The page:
ICEF Monitor: UK ELT providers revise outlook for sectoral recovery to 2022

English-language schools in the UK lost more than £590 million in 2020 as a result of COVID restrictions and laid off more than 50% of staff, according to new data from research conducted for English UK. Student numbers fell by 79% and student weeks by 65% compared with 2019.

Mar 17, 2021 ICEF Monitor
  • Revenues fell by more than £590m and more than 50% of staff were laid off in 2020

  • ELT providers no longer anticipate any meaningful recovery for their sector until at least 2022

  • English UK reiterates urgency for government to provide relief to providers

English-language schools in the UK lost more than £590 million in 2020 as a result of COVID restrictions and laid off more than 50% of staff, according to new data from research conducted for English UK. Student numbers fell by 79% and student weeks by 65% compared with 2019.

Altogether, the research shows that 91% of ELT staff in the UK were adversely affected by COVID in 2020 (e.g., through job losses or furloughing).

On top of the direct revenue losses experienced in the sector last year, the impact of fewer ELT students was still more severe in 2020 when the loss of student spending in the overall UK economy is considered. In 2016, the direct and indirect economic impact of students coming to the UK for English-language studies was estimated at £1.4 billion.

The new data is based on an online survey conducted among 184 member centres of English UK by Bonard Research.

Hopes for a recovery in 2021 dim

ELT respondents to the latest survey are now much less optimistic about a recovery in 2021 than they were last summer.

In the summer of 2020, 43% had anticipated the market to regain up to 60% of its pre-pandemic volume during 2021. An updated survey from February 2021 now finds that this kind of recovery is not expected until 2022. Fewer than half of ELT providers expect business to return to even 20% of what it was previously in 2021. More than a quarter do not expect any kind of recovery this year.

Most ELT providers think that the sector will experience a complete recovery in 2023. But, of course, 2023 feels like a long way from now, particularly if you’re one of the many ELT professionals who are either furloughed or in a precarious position as we speak due to COVID.

UK-ELTrecoveryoutlookPercentage of respondents anticipating the indicated market recovery trajectory by year. More than a quarter of UK ELT providers surveyed expect no recovery for the sector in 2021, and less than 10% expect a full recovery to occur in 2022.
Source: Bonard/English UK

In the year before the pandemic (2019), the number of English-language students travelling to the UK for language courses had ticked up by 1%, marking the third year of gains for the sector. The UK was also the only leading ELT destination to register an increase in ELT students that year.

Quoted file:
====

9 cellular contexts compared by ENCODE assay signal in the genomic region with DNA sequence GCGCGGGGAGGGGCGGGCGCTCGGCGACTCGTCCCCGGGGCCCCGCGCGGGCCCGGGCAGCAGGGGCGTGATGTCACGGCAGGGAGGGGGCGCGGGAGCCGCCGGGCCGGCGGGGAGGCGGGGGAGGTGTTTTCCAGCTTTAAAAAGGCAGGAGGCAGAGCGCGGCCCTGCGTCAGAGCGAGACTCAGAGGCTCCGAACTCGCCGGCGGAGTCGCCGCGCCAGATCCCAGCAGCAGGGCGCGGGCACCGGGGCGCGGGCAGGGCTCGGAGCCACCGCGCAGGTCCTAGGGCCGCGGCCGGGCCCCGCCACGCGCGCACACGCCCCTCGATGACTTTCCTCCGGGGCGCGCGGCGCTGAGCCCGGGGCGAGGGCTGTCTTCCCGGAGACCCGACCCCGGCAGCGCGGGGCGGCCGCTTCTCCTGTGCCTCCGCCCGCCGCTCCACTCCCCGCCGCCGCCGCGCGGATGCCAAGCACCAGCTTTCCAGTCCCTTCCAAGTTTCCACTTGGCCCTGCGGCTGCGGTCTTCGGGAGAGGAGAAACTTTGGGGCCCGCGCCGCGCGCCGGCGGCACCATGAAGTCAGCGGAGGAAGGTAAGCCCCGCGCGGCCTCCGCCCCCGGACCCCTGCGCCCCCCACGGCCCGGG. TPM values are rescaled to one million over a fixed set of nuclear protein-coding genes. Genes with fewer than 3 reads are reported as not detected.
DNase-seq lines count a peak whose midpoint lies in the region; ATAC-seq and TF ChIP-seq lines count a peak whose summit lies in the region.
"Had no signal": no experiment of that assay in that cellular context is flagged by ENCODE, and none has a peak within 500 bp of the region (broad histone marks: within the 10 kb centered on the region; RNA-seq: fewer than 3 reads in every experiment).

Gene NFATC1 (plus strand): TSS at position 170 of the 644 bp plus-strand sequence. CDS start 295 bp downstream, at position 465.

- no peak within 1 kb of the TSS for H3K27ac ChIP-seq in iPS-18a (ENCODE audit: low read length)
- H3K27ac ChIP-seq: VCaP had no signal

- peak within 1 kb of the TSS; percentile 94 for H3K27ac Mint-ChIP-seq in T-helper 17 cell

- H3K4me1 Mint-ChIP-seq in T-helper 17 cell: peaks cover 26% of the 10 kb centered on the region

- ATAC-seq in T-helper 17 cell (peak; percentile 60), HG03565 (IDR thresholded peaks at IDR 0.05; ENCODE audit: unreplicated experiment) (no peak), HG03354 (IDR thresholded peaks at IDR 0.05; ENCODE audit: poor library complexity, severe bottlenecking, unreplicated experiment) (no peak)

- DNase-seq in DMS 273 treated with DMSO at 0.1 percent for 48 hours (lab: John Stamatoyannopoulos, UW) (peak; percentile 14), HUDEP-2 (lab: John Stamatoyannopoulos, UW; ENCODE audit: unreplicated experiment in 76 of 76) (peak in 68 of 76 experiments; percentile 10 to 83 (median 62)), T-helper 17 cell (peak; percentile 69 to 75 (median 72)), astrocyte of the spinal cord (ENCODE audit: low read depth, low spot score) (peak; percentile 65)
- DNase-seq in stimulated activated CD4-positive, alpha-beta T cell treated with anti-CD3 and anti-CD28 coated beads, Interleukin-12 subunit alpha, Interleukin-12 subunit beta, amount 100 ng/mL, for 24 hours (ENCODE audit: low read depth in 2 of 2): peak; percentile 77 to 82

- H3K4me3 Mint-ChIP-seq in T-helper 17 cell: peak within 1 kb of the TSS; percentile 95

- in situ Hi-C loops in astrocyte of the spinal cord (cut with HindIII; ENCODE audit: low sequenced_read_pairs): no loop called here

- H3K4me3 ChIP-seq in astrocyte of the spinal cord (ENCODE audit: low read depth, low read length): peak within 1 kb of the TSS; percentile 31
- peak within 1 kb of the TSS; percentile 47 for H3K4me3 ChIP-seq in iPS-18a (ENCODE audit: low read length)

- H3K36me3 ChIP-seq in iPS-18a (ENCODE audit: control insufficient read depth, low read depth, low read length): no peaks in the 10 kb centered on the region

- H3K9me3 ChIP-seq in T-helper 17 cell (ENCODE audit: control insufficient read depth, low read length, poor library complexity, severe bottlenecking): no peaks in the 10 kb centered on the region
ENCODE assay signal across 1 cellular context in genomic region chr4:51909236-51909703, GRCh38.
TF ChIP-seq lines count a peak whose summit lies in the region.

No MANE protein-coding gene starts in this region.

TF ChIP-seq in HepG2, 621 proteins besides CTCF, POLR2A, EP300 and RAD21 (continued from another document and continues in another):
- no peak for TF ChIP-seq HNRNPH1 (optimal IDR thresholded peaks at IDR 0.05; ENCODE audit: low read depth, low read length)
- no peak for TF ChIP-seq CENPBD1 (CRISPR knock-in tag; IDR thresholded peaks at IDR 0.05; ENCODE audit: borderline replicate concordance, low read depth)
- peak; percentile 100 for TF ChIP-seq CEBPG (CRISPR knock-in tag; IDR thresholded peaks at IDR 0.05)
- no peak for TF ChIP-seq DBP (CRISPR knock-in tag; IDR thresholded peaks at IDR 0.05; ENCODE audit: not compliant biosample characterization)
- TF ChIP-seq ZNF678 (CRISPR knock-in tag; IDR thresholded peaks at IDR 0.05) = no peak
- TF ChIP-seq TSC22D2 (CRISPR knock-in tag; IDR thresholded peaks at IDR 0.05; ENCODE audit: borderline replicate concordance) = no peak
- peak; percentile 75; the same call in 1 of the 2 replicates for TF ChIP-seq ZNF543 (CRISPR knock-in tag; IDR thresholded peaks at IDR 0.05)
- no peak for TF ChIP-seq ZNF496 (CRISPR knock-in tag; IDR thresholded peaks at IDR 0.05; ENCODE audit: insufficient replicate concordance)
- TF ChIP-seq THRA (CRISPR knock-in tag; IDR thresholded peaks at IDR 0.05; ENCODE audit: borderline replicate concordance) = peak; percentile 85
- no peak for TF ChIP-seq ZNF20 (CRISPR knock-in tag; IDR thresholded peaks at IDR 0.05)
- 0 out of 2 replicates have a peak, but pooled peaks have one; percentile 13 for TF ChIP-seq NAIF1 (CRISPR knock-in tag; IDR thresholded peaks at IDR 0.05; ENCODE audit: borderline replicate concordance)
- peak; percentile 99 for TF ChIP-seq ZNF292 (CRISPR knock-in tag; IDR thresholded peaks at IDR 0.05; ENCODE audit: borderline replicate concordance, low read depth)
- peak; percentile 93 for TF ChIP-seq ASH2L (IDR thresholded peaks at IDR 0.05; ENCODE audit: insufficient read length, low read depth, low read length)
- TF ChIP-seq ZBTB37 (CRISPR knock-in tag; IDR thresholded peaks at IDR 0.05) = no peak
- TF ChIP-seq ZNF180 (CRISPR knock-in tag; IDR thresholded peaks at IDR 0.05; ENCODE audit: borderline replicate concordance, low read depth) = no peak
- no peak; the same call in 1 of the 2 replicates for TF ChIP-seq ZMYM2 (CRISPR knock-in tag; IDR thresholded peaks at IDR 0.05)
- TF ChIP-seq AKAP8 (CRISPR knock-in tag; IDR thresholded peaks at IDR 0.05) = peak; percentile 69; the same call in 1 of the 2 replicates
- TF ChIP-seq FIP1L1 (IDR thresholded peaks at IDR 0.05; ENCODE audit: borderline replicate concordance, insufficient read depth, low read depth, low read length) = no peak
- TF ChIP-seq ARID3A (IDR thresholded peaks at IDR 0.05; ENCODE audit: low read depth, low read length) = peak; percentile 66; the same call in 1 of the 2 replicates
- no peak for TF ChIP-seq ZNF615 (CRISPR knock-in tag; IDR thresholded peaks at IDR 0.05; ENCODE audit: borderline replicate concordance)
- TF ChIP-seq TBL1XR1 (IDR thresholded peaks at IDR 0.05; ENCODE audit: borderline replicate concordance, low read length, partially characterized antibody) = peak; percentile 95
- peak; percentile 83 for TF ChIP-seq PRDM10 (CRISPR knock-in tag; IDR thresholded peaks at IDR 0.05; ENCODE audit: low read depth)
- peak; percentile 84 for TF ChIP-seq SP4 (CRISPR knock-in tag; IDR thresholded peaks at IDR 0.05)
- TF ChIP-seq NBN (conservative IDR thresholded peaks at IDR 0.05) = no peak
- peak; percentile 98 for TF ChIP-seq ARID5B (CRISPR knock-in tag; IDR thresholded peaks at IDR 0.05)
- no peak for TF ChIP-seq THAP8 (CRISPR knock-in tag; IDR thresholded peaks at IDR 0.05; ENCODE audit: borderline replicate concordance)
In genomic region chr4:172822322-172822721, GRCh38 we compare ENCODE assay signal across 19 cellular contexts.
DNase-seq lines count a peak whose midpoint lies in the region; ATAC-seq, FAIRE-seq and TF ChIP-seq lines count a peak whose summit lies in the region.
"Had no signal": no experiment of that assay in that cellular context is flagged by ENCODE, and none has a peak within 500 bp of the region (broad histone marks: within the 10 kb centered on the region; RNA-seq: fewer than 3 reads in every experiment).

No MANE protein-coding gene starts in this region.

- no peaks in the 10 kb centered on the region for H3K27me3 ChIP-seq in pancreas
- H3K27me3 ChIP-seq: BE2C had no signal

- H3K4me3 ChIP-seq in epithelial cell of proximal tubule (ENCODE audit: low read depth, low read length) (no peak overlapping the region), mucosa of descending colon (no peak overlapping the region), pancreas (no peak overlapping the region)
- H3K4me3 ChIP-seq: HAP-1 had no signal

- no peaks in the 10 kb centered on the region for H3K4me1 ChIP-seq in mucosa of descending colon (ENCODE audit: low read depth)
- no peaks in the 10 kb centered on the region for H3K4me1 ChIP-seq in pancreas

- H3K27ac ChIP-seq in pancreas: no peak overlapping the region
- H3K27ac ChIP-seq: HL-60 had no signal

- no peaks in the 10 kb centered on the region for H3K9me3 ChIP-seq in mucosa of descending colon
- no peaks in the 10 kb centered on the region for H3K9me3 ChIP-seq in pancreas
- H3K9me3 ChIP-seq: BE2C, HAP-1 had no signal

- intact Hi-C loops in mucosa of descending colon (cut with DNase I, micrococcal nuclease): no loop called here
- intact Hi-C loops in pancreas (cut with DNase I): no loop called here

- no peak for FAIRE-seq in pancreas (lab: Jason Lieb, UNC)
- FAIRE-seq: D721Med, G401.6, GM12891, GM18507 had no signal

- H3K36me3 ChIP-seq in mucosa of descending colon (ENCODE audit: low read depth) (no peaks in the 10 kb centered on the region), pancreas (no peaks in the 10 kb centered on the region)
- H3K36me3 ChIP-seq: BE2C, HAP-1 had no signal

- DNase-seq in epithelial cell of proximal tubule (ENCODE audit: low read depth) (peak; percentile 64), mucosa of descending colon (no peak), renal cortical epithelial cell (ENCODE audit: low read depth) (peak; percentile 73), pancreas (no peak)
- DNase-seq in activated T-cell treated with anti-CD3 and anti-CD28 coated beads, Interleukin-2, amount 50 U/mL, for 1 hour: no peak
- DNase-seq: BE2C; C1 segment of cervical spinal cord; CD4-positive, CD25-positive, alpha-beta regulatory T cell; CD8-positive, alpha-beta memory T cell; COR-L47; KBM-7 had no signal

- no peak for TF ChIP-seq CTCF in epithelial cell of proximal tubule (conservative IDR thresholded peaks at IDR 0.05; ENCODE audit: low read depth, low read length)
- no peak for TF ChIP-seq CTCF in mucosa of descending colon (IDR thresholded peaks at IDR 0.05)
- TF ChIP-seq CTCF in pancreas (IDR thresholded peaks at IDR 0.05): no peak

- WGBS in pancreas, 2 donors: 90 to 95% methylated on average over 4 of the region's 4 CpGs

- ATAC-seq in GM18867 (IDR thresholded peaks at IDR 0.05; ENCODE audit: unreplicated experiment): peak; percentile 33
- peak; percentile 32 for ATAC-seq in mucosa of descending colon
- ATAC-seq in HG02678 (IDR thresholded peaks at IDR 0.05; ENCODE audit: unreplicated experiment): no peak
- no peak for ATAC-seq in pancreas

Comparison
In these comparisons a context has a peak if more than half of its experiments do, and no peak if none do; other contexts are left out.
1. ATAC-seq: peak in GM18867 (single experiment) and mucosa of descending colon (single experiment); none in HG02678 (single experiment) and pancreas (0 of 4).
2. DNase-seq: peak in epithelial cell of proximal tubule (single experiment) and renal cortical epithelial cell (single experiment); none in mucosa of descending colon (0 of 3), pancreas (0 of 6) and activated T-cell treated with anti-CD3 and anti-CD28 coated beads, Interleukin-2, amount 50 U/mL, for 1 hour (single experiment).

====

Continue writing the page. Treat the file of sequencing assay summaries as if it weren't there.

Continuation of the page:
Not enough government relief

The ELT sector is one of the hardest hit areas of the UK economy by COVID, as it is almost entirely dependent on students being able to come into the country to study in-person. Even with the rapid expansion of online delivery over the past year, the recovery of the sector will thus be largely determined by the extent to which travel restrictions ease over the coming months – a process that will be uneven and on a country-by-country basis. Student mobility from China, in particular, is not expected to resume until the second half of 2021, which is worrisome given that China is the second-leading source of ELT students for the UK.

As much hope as there is for the vaccines to spur borders opening, there is also the threat of COVID variants that vaccine formulations may not yet be able to target. The forecast is therefore still uncertain when it comes the extent to which we will see economies (e.g., stores, restaurants, cultural and recreational events) and borders open over the course of this year.

Many UK ELT providers are still being taxed at the same rate as they were before the pandemic despite their complete inability – due to imposed travel restrictions – to maintain their source of revenue. This is despite a government announcement last year that tax relief would be extended to businesses across travel and leisure industries in the UK.

Jodie Gray, English UK’s chief executive, said of the new research:

“This latest report lays bare the devastation wrought by COVID-19 on a thriving industry full of otherwise viable businesses, and to staff who have been so badly affected. Most of these businesses are on their knees, waiting for a change in travel restrictions which would allow students to return in significant numbers.

We and our members were bitterly disappointed by the failure of the Budget to officially extend the business rates holiday to ELT centres, and by the possible restriction of grants to businesses which were officially ordered to close. We are redoubling our political lobbying and urging our members to do the same.”

In their analysis of the recent findings, Bonard noted that for a recovery to occur,

“Government support will be critical, as will the implementation of policies by all stakeholders to restore market confidence in the UK as an ELT destination.”

English UK is asking for three sources of help from the government: “targeted business support, tailored visas and immigration with clarity on the resumption of inbound travel, and marketing of UK ELT on a national scale.”

On top of COVID, UK ELT faces the prospect of diminished travel from EU/EEA countries due to the end of free movement and ID card travel entailed by Brexit; new restrictions come into effect in October 2021. Italy is the #1 source market for ELT providers in the UK.

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